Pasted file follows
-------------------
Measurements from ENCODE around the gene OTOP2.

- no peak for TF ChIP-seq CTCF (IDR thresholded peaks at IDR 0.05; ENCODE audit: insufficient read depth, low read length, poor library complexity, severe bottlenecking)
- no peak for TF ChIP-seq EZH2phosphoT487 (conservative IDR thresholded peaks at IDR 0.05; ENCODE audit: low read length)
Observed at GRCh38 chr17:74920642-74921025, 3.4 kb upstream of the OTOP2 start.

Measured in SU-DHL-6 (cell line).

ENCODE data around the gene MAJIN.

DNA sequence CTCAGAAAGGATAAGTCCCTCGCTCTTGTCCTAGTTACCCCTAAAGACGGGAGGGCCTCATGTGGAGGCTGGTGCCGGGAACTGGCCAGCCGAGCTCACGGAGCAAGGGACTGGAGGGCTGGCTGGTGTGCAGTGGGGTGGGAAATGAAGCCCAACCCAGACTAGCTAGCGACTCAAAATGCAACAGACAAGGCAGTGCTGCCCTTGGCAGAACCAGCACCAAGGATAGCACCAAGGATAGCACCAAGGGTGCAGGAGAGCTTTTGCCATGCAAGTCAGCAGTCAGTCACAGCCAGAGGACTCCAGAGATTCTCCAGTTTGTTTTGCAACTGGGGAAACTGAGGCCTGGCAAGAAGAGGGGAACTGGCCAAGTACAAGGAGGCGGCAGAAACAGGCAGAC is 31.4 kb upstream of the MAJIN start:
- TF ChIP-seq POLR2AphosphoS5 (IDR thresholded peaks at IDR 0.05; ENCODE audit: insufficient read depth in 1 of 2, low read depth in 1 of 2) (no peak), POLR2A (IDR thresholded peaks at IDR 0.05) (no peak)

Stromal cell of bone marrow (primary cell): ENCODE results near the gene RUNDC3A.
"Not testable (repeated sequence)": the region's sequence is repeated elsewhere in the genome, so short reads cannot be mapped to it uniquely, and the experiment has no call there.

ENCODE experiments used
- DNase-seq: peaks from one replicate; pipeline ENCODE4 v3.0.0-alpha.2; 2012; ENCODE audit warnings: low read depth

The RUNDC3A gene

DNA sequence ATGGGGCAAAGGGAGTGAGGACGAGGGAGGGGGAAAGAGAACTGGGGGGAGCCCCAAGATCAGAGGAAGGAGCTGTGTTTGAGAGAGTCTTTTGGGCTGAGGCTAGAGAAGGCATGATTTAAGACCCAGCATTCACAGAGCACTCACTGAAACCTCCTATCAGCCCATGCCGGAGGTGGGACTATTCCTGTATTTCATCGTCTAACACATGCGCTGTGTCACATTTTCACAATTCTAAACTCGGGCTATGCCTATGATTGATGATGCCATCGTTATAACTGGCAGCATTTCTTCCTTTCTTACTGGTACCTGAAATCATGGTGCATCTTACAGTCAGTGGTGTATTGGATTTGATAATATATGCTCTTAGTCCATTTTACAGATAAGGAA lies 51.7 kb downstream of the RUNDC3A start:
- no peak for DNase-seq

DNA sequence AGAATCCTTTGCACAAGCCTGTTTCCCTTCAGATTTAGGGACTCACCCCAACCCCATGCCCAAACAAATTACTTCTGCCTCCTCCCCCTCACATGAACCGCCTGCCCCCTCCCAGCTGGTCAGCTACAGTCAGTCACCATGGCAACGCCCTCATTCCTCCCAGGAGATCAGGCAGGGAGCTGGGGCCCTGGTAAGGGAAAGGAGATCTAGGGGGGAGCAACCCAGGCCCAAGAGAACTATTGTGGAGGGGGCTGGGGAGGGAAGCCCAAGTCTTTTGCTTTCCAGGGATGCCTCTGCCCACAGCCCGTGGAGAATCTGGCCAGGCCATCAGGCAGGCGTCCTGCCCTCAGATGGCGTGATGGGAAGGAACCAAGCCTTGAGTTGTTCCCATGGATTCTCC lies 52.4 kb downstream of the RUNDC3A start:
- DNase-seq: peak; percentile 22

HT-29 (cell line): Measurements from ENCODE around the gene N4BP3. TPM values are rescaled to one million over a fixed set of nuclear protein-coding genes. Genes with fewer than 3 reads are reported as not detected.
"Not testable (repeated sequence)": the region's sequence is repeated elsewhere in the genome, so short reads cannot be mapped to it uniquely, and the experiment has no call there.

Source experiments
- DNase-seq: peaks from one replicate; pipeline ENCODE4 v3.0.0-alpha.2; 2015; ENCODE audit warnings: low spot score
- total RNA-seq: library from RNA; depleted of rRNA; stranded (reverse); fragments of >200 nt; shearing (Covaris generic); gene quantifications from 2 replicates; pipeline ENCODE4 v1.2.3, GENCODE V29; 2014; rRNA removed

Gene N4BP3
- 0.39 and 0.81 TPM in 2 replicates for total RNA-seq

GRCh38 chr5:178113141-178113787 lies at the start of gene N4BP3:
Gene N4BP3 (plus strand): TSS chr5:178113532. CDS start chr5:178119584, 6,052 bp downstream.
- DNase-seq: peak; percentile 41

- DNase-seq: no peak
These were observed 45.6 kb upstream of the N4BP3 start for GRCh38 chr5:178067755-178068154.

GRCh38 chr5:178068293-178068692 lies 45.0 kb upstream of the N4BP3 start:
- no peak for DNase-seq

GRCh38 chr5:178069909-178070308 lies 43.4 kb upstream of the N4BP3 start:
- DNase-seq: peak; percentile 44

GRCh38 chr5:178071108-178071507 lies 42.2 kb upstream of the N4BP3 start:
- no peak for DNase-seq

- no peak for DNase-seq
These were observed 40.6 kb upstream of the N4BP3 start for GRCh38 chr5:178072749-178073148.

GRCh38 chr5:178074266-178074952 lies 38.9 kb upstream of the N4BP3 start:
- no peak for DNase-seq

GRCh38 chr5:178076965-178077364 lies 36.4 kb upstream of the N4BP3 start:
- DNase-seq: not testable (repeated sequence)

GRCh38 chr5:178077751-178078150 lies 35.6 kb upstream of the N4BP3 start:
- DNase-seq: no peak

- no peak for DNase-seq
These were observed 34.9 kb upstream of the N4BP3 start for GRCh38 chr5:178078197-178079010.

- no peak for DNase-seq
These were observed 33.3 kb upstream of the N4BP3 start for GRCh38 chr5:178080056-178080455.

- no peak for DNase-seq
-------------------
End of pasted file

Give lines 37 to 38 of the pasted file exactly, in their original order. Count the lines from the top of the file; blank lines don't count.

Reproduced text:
These were observed 40.6 kb upstream of the N4BP3 start for GRCh38 chr5:178072749-178073148.

GRCh38 chr5:178074266-178074952 lies 38.9 kb upstream of the N4BP3 start: